Kellermann et al 2022_Preparation for denitrification at the cusp of anoxia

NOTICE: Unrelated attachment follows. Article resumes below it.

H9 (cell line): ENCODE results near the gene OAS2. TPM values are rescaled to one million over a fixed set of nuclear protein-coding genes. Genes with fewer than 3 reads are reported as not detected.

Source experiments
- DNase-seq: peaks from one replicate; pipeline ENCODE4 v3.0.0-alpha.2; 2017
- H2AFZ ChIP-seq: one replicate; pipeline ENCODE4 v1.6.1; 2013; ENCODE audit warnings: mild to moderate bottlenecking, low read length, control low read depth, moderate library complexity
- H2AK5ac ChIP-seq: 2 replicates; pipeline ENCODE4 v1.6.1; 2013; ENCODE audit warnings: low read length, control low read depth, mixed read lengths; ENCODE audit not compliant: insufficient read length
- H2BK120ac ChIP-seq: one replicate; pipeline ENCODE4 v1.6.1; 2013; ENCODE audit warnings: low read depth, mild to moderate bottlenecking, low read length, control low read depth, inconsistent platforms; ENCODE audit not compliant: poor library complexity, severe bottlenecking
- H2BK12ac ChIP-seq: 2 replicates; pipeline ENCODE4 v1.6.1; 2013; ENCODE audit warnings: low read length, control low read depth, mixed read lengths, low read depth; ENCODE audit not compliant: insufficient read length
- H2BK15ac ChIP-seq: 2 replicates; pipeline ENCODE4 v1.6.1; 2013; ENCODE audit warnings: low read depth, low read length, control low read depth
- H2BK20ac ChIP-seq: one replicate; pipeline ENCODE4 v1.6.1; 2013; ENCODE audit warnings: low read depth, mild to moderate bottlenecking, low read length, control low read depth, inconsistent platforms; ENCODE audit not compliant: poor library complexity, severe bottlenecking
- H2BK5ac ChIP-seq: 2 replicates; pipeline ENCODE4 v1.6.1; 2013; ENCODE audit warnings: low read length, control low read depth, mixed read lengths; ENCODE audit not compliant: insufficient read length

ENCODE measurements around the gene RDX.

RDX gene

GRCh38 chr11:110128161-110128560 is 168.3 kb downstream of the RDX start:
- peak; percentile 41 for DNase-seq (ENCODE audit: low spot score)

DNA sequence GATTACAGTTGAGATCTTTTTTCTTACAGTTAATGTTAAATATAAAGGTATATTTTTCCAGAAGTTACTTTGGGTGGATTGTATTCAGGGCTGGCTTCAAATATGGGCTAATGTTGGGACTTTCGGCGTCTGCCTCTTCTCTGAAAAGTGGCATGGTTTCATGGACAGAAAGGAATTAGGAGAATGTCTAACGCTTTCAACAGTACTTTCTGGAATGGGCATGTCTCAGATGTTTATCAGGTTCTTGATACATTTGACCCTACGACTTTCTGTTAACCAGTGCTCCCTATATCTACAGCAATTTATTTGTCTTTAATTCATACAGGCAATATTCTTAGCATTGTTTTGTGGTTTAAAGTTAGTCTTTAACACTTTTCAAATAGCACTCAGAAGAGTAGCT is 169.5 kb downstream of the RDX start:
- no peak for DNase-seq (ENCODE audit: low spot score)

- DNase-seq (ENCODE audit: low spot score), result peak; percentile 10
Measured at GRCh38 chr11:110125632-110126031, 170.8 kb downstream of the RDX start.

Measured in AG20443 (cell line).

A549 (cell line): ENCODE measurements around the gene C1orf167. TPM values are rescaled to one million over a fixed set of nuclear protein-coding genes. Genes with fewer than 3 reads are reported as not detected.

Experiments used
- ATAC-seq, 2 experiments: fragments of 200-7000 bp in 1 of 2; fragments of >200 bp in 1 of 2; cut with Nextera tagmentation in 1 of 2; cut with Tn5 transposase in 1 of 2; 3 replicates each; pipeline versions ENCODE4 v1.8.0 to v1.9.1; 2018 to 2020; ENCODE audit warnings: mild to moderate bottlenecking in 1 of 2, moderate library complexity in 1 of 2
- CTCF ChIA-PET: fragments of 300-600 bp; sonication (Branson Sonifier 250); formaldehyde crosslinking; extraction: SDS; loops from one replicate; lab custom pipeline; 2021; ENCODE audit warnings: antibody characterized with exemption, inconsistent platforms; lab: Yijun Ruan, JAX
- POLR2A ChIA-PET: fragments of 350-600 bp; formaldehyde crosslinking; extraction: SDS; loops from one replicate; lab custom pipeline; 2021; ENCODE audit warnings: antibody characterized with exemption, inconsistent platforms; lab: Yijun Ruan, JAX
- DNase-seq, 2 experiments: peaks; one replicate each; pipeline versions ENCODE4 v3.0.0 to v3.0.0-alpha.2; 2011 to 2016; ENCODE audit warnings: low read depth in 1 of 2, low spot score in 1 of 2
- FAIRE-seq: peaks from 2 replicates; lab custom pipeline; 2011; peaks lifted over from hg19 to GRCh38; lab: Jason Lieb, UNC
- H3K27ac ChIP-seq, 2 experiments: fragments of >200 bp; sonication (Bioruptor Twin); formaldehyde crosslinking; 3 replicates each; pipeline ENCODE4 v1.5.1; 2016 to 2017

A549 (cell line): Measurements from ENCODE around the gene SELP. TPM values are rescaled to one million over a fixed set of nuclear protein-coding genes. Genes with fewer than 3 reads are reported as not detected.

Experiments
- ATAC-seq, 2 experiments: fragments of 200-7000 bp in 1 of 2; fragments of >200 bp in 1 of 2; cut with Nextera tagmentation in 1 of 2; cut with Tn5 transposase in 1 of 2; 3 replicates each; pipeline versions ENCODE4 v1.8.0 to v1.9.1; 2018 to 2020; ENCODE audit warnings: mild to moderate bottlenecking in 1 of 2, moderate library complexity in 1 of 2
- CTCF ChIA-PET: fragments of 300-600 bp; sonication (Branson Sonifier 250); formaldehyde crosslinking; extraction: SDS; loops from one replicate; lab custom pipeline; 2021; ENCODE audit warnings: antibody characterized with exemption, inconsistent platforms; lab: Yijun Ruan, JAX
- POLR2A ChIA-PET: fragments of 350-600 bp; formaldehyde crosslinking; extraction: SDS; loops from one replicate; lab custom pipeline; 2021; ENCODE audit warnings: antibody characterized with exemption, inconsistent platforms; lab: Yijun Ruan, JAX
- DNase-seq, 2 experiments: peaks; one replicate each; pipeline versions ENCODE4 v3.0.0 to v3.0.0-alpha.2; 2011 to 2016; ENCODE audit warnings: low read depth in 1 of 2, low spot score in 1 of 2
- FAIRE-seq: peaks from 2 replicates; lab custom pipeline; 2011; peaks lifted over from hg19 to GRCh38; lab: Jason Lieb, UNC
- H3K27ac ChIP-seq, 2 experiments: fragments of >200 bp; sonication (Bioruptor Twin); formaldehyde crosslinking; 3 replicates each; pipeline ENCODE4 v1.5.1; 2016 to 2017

Supporting information to Kellermann et al, submitted to mBio January 2022; five separate files named supplemental item 1-5. Paper abstract: Adaptation to anoxia by synthesizing a denitrification proteome costs metabolic energy, and the anaerobic respiration conserves less energy per electron than aerobic respiration. This implies a selective advantage of the stringent O2- repression of denitrification gene transcription, which is found in most denitrifying bacteria. In some bacteria, the metabolic burden of adaptation can be minimized further by phenotypic diversification, colloquially termed bet-hedging, where all cells synthesize the N2O reductase (NosZ) but only a minority synthesizes nitrite reductase (NirS), as demonstrated for the model strain Paracoccus denitrificans. We hypothesized that the cells lacking NirS would be entrapped in anoxia, but with the possibility of escape if supplied with O2 or N2O. To test this, cells were exposed to gradual O2-depletion or sudden anoxia, and subsequent spikes of O2 and N2O. The synthesis of NirS in single cells was monitored by using an mCherry-nirS fusion replacing the native nirS, and their growth was detected as dilution of green, fluorescent FITC-stain. We demonstrate anoxic entrapment due to e--acceptor deprivation and show that O2-spiking leads to bet-hedging, while N2O-spiking promotes NirS synthesis and growth in all cells carrying NosZ. The cells rescued by the N2O-spike had much lower respiration rates than those rescued by the O2-spike, however, which could indicate that the well-known autocatalytic synthesis of NirS via NO production requires O2. Our results bring into relief a fitness advantage of pairing restrictive nirS expression with universal NosZ synthesis in energy limited systems. Supplemental item 1 is a description and qualification of the glucose oxidase-catalase (GOX) approach used for the removal of residual oxygen in experimental vials before inoculation. In supplemental item 2, we display the gas- and flow cytometry data in the O2 spiking experiment, including the data shown in Figure 2 and 3 in the paper. In supplemental item 3, we show the gas kinetics and microscopy analyses from the N2O spiking experiment, which in the paper is summarized in Fig 4. In supplemental item 4, we describe the steps taken to estimate apparent specific growth rates in single vials and cell yield per mol electron to N-oxides. In supplemental item 5, we describe a simple experiment where nitrite reducing cultures of Paracoccus denitrificans was spiked with N2O and O2 and the subsequent rate of nitrite reduction was assessed.